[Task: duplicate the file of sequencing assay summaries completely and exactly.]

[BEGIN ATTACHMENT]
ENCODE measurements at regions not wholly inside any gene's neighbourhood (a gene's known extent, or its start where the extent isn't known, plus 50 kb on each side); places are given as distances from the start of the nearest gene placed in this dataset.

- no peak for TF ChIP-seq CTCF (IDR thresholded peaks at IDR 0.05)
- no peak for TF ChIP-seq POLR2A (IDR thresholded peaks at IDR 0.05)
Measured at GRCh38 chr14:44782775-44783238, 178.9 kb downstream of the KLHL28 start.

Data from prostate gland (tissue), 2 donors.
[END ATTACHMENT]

ENCODE measurements at regions not wholly inside any gene's neighbourhood (a gene's known extent, or its start where the extent isn't known, plus 50 kb on each side); places are given as distances from the start of the nearest gene placed in this dataset.

- no peak for TF ChIP-seq CTCF (IDR thresholded peaks at IDR 0.05)
- no peak for TF ChIP-seq POLR2A (IDR thresholded peaks at IDR 0.05)
Measured at GRCh38 chr14:44782775-44783238, 178.9 kb downstream of the KLHL28 start.

Data from prostate gland (tissue), 2 donors.